Ron        Well I have been, I’ve gone, yeah I’ve had, it’s a little fireplug.  I did my first drawing on the little Mac Plus (fireplugs), again with a mouse and I found it irritating.  Irritating, I really wanted more resolution.

Ric          You persevered.

Ron        I persevered.  Stuck with it, you know.

Ric          Well Ron you have been an inspiration to just so many up and coming artists in so many fields…myself included in that.

Ron        Well I’m glad to hear that.

Ric          What innovations in your work are due to the use of Wacom Pen/Tablets?

Ron        The techniques have always merged painlessly into whatever I was trying to do. However even to this day, I do analogue.  I sketch and I draw and I even paint occasionally, so there’s always been this mix. The digital control of imagery has been a real godsend for me.  It sped up my productivity and clarified my creative process. but as far as milestone breakthroughs in innovation, I can’t recall, any that stand out, except possibly, winning a few prizes or being able to do something I never thought possible like automating perspective by using 3D modeling.

Ric          What applications do you use in your work flow and what functionality is driven by using a Pen/Tablet.

 Ron        Efficiently eliminating all the repetition and drudgery between someone who wishes to create an image and the resulting image. There have always been traditional artists who maintain  the  virtues of having to wait for paint to dry then knowing how to layer a medium, glaze and varnish in just the right order so the whole image doesn’t explode off the canvas, you know. I still know artists who won’t use a computer and tablet because they miss the feel of the canvas.

Ric          Oh, yes the smell of wet paint!

Ron        I know, [laughs] I can walk away from my large flat screen anytime I want and paint and draw on my easel …

Ric          and take a digital photo of it.

Ron        …as I inhale the smell of the linseed oil. But It works the other way as well. I like the feel of the little Teflon point skittering across the surface of the tablet, I love the colour and the glow of the phosphors in a dark room, The soft whirr of the drive, and on and on.  You could wax just as poetically  about all that as well.  So to me, what’s very real about digital image making in that a lot of things that I would consider elements that impede my desire to get to an image are being systematically eliminated. The fact that I would have to redraw something entirely just to move it an inch to the left in an analog composition is very discouraging. To shift a layer in a PhotoShop composition two inches to the right is a breathtaking form of empowerment for me.  So improvements in this technology on any level at any time will only offer me expanded the tablet, well speed and response and detail and all of the capabilities that it commands in Photoshop or similar programs are just indescribably desirable to me.  I mean, they just help me in every way.

Ric          If you could ask for any new features or future innovation with Wacom Pen/tablets what would that be?

Ron        Not a great deal.  I’m very content with a lot of what now exists.  I look forward to the Cintiq 21 being a little lighter and a little brighter, I do have a very bright studio here.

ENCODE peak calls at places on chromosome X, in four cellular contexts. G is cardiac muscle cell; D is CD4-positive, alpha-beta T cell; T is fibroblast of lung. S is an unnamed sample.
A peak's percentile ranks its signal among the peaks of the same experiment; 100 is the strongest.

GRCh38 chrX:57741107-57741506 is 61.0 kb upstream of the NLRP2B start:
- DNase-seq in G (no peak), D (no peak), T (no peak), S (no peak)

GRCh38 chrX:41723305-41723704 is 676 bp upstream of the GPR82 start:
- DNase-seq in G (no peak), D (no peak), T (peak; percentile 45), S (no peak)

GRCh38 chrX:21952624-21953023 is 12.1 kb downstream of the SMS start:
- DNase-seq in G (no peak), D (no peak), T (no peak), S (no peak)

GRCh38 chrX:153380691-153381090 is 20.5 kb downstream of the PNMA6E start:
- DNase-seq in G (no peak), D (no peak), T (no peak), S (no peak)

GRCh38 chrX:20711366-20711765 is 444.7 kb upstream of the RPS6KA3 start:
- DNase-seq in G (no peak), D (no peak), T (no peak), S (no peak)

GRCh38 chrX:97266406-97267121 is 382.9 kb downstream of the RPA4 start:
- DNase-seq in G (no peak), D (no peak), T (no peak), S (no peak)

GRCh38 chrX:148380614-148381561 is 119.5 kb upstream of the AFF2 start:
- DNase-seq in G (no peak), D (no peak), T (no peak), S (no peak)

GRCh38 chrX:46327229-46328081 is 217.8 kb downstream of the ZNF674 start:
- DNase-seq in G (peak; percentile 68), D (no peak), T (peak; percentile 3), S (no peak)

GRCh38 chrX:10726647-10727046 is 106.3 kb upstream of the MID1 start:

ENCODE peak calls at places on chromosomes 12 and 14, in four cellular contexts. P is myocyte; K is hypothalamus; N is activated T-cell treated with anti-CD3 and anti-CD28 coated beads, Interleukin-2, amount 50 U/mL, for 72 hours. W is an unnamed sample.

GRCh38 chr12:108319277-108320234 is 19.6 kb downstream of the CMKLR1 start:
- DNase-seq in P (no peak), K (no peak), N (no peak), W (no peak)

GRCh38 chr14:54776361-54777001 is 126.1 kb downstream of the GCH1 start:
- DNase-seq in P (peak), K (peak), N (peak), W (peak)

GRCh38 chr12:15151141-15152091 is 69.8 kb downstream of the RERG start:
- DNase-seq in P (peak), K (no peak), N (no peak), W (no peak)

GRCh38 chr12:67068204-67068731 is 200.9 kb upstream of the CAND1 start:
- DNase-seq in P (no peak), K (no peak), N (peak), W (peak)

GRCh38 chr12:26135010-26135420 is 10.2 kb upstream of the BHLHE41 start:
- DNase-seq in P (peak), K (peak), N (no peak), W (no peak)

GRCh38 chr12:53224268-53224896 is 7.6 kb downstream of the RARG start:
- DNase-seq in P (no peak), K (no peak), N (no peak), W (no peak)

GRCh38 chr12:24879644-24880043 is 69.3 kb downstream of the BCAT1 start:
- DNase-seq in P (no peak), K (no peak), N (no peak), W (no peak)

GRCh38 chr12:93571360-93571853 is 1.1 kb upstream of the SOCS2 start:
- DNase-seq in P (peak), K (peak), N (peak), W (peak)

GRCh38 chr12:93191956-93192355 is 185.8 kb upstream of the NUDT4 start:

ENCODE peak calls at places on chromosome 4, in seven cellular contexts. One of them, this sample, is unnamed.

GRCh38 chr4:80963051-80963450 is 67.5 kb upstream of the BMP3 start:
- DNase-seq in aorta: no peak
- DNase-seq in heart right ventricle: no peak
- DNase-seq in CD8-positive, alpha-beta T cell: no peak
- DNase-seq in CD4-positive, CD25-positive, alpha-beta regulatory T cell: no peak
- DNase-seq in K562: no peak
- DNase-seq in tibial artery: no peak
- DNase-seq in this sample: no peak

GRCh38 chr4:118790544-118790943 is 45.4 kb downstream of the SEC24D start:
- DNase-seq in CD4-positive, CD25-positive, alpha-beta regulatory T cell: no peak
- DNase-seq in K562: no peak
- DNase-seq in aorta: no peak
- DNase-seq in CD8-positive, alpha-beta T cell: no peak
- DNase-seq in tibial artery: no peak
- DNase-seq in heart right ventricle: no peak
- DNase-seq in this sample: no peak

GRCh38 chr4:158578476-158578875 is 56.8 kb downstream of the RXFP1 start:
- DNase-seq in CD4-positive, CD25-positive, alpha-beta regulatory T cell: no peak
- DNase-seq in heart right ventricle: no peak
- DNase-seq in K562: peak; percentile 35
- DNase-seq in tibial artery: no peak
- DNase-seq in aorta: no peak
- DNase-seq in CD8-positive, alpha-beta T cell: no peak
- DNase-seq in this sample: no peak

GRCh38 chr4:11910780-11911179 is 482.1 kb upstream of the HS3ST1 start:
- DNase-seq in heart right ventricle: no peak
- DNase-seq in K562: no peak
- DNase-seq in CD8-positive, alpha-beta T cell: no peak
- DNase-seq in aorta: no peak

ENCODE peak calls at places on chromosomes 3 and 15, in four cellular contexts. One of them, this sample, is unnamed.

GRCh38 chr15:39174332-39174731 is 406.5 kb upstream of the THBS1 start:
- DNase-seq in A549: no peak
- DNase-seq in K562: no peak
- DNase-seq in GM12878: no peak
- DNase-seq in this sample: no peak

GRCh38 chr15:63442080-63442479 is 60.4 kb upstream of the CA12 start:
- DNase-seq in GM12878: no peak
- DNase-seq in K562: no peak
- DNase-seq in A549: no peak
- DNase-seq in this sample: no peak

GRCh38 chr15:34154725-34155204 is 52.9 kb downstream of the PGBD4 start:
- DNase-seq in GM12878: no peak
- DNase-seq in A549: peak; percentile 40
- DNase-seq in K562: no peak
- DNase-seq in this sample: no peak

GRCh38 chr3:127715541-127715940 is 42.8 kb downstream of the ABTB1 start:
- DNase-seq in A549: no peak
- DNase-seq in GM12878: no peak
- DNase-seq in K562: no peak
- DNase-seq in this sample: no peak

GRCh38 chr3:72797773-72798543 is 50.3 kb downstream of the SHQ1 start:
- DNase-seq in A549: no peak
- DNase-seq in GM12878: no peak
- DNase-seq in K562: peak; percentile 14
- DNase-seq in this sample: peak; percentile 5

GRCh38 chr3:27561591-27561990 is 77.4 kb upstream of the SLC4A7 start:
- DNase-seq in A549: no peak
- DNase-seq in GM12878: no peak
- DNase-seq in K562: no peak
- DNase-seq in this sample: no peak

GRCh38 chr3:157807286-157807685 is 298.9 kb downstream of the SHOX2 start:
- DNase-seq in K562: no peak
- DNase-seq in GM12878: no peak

Ric          I think we’ve got something for you there…the  Cintiq 12 is coming.

Ron        And other than that I can’t say.  If anything, surprise me.  I’m waiting to see what you guys might come up with next.

Ric          Well a lot of people have said they’d love to be able to touch and point with a pen at the same time, so maybe your finger being able to move an object and then you can paint on surface and scroll the page with a multi-touch capability.  Is that of any interest do you think?

Ron        Possibly it would be something I would never use, like fake brush strokes. I’ve always developed my own techniques with the tablet and Photoshop wherein I can get a paint effect that I prefer by using the tools as they are.  So in some respects I’m kind of conservative in the way I use them.  Something like that doesn’t sound like I’d find it particularly interesting except maybe I would.  I might discover that it’s useful.

Ric          If there was a good software, hardware interaction that went on there?

Ron        Possibly, because I’m always concerned … I like pixel precision, I like things to stay where they are.  I like the fact that I can … I often move things by counting pixels to get very precise proportions or to follow a lot of perspective lines on a layer, and some of it is making things work that weren’t meant to work that way but they work well for me. But aside from just ever-increasing responsiveness, resolution and brightness, I’m very content.


Ric         I’m interested to know what your thoughts are about tablets in education, you know for children to draw and write with?  Wacom’s brand directive for the future is that everyone should be using a tablet instead of a mouse, and I see kids picking up our pen/tablets and drawing and just having a ball so quickly and easily.  Do you see that as an important part of a child’s development?

Ron       Yes, I see it as an important part of human comprehension  because it’s putting hand-eye coordination and the precision grip back into play. Again it’s like the completion of a great circle wherein image making and manipulation is once again as natural as scratching on the wall of a cave, but now this tactile manipulation is a two way street that will first deliver the astounding enhancements of digital image mastery and ultimately invite the child to flow into motion, sound and the modeling of three space. Obviously having to draw with a mouse was not as easy as scratching on a cave. So great improvements had to be made just to consolidate the promises of this new technology and connect it to the primal interface of the human mind. So what we can offer our children now is the ultimate blank slate that is deeply complementary and responsive to their writing and thinking skills while keeping pace with their expanding mode of perception. So with these elements all in a row I would think it would be a very powerful tool for education.


Ric         That’s fantastic.  Well thank you Ron.  Thank you so much for being involved in The Art of Making Marks, we’re honoured and privileged to hear your thoughts.

Ron        Well, very good.

Ric         Thank you very much.